“China as a country, as a source of travelers, is growing faster than any other country in the entire world. Over 5x year-over-year… incredible growth,” Airbnb CTO and co-founder Nathan Blecharczyk said at the Bloomberg Technology Conference in June this year.
With that great growth comes great spending power too… a lot of it. “There’s a growing middle class, increasingly the first thing they want to do is explore the world,” continues Blecharczyk. “China is now number one in terms of international tourism expenditure... the future of international travel is really the Chinese tourist.”
The company, which began in San Francisco in 2008, says its more than the numbers pushing them forward. Airbnb is committed to their mission of helping travelers achieve more authentic and unique experiences, whoever they are, wherever they may be going.
It also helps that the Chinese demographic is shifting in their favor, away from the traditional form of travel most Chinese tend to favor: the infamous Chinese tour group.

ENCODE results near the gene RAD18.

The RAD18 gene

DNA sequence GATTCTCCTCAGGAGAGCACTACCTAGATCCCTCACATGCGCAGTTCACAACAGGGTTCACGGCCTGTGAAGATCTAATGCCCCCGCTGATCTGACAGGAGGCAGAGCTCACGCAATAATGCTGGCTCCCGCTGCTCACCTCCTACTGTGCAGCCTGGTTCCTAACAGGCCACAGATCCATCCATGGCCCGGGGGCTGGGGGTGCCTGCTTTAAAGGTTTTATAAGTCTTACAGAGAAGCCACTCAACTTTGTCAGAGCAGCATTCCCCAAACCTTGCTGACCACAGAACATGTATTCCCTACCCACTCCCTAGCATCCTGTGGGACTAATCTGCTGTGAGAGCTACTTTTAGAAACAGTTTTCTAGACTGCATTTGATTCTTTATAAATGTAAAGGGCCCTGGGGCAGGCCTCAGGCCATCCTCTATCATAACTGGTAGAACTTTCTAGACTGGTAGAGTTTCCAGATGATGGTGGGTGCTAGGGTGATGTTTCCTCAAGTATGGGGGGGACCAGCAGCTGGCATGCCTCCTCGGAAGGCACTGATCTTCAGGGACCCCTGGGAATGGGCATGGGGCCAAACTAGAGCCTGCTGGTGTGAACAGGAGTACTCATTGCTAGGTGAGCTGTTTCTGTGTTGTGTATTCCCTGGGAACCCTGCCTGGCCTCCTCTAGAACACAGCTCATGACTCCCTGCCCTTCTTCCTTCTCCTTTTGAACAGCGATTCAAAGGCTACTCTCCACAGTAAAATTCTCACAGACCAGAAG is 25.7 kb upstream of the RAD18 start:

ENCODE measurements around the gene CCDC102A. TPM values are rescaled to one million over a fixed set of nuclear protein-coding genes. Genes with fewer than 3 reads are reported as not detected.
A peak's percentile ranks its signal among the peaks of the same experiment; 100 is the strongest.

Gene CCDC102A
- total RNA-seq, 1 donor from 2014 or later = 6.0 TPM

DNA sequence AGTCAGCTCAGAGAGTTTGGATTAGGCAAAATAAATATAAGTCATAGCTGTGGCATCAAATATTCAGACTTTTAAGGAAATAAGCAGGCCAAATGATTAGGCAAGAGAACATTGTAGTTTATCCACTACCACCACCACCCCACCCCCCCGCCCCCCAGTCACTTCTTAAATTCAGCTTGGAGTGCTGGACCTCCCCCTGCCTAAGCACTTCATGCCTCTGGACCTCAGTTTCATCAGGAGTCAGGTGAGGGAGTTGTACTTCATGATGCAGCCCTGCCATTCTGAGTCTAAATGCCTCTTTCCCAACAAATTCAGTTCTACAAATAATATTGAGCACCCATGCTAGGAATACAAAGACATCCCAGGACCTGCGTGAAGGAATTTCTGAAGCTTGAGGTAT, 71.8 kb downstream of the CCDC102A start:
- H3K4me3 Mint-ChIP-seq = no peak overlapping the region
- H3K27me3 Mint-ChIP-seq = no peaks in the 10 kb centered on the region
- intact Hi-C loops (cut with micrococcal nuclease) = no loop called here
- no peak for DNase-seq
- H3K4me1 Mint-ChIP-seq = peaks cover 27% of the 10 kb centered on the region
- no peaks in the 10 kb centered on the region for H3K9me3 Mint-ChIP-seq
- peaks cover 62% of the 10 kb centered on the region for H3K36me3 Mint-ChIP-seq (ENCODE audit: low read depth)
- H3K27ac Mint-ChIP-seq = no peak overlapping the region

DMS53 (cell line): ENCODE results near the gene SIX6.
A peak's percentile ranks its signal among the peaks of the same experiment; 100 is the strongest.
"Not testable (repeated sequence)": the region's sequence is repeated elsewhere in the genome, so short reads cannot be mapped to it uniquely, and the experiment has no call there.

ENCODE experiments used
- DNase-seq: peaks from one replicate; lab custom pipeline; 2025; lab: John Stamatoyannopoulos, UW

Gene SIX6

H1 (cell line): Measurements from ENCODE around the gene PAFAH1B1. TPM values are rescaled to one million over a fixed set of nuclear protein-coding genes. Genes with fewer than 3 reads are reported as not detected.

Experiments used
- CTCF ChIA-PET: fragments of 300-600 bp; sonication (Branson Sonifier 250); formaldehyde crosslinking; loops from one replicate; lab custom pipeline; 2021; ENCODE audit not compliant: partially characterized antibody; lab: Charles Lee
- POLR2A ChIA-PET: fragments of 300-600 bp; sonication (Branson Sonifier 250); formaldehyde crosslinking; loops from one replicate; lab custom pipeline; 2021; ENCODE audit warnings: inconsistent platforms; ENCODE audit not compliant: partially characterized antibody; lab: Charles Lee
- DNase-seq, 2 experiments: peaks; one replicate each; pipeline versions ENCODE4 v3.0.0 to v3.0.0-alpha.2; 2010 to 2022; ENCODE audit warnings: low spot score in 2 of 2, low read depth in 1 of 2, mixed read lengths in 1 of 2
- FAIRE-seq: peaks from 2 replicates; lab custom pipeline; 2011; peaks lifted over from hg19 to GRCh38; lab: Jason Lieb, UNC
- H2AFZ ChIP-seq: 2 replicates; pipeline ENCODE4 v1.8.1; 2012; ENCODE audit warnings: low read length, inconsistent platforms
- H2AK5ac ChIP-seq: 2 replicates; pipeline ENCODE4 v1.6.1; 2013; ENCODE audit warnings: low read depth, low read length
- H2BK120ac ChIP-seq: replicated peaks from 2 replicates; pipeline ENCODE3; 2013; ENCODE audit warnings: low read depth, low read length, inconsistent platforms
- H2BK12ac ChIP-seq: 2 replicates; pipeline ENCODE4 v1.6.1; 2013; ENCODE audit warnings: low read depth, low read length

The younger crowd
Many factors are contributing to the rise of the Chinese tourist, the biggest being the growth of its middle class and rapid Chinese urbanization. However, external factors including the digitization of travel and easing of travel restrictions like visa-free or visa-on-arrival options for Chinese tourists play key roles as well.
But perhaps what has spurred Airbnb’s growth the most is the kind of people traveling today. “Around the world, travelers are increasingly looking for more authentic experiences. As Chinese become more experienced and sophisticated travelers they, too, are more and more looking for unique experiences,” says Chang.
It’s mostly millennial travelers, or travelers aged 18-35 years old, who hunt for these authentic experiences, and it’s these young people who make up the bulk of Airbnb’s users from China. “Our Chinese travelers are typically millennials traveling from cities, with the most travelers coming from Shanghai, Beijing and Guangzhou,” Chang confirms.